strtok() help...

This is a discussion on strtok() help... within the C Programming forums, part of the General Programming Boards category; This is my first post, so please go easy on me! What I'm trying to do, is to get the ...

  1. #1
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    Exclamation strtok() help...

    This is my first post, so please go easy on me!

    What I'm trying to do, is to get the names of all the variables in a file (ie a program's code) and put them into an array, which is displayed at the end of the program. But I can't compare what the "token" is with, say "int". I tried it with a text file only containing "int temp = 0;, and it displayed the line ok, and displayed that the 'token' was "int", token[0] was "i", token[1] was "n", etc. But it just wasn't finding it when I was doing if(token == "int").

    Code:
    do {
    	if(feof(p)) break;
    	fgets(line, 60, p); // gets the next line from the file
    	lineCount++;
    	
    	tempDelims = delimiters;
    	token[a] = strtok(line, tempDelims);
    	
    	while(token[a] != NULL){
    		token[a++] = strtok(NULL, tempDelims);
    	}	
    
    } while(1);
    Any ideas?

    Thanks in advance....

  2. #2
    ATH0 quzah's Avatar
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    So in short, you're trying to do string comparisons? Consider using strcmp then. Look in your handy C reference book of choice, or look at the man page for it. Also consider looking at this FAQ entry on why feof is a bad choice for controling loops.

    Quzah.
    Hope is the first step on the road to disappointment.

  3. #3
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    Quote Originally Posted by quzah
    So in short, you're trying to do string comparisons? Consider using strcmp then. Look in your handy C reference book of choice, or look at the man page for it. Also consider looking at this FAQ entry on why feof is a bad choice for controling loops.

    Quzah.
    Thanks

    I tried

    Code:
    if( strcmp(token[a], "int") == 0)
    but it doesn't work? Or am I just being thick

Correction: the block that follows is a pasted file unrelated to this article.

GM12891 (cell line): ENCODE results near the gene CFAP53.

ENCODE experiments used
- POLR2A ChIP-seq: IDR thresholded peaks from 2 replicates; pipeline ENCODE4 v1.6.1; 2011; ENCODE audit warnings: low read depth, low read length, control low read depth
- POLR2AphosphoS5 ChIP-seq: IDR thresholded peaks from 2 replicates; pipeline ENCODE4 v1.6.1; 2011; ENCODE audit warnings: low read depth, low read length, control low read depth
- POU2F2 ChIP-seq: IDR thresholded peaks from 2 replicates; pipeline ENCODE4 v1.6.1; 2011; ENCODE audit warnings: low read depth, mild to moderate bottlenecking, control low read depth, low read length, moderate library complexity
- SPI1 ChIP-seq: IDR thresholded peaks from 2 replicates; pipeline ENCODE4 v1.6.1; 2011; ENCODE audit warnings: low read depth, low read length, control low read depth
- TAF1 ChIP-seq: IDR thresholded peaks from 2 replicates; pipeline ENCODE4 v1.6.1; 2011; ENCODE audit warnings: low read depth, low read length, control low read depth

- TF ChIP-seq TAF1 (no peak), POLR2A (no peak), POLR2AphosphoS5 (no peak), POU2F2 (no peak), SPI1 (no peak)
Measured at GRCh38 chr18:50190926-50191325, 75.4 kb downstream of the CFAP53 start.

4. #4
    ATH0 quzah's Avatar
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    What is token defined as? Is it an array of pointers which you've allocated space for? Or is it just a simple array or pointer? Meaning is it:
    Code:
    char token1[SOMESIZE]; /* like this? ( an array )*/
    char *token2; /* or like this? ( a pointer )*/
    Or is it something:
    Code:
    char *token1[SOMESIZE]; /* like this? ( an array of pointers ) */
    char **token2; /* or this? ( a pointer to a pointer ) */
    If it is one of the first two, then you're doing it wrong, and it should be:
    Code:
    if( strcmp( token, "int" ) == 0 )

    Quzah.
    Hope is the first step on the road to disappointment.

  5. #5
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    Ah, right.

    So you can't do the strcmp() function on an element of an array?

    Got it working now ( changed it back to char*token; ), just need to slightly change it!

    Thanks a lot

  6. #6
    ATH0 quzah's Avatar
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    So you can't do the strcmp() function on an element of an array?
    If you're working with an array of pointers, then yes, you can reference elements of an array. If you've got a single array, then you don't want to address one single element in the array, because that would be just comparing one letter, not the whole word.
    Code:
    #include <stdio.h>
    int main( void )
    {
        char foo[] = "This is a test.";
        int x;
    
        for( x = 0; foo[x] != '\0'; x++ )
            printf("%c", foo[x] ); /* go through each letter and print it */
    
        printf("%s", foo ); /* print the whole thing at once */
    
        return 0;
    }
    The above illustrates the point I'm making. strcmp is for comparing strings. The whole string, not just portions of it. If you wanted to just compare one letter, then you'd address the particular element of the array in question, just like the loop above does. If you want to compare the whole string, then it's like the second printf statement, where it uses the whole thing at once, and not each individual element.

    Quzah.
    Hope is the first step on the road to disappointment.

  7. #7
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    Gotcha

    I think I am starting to learn a bit

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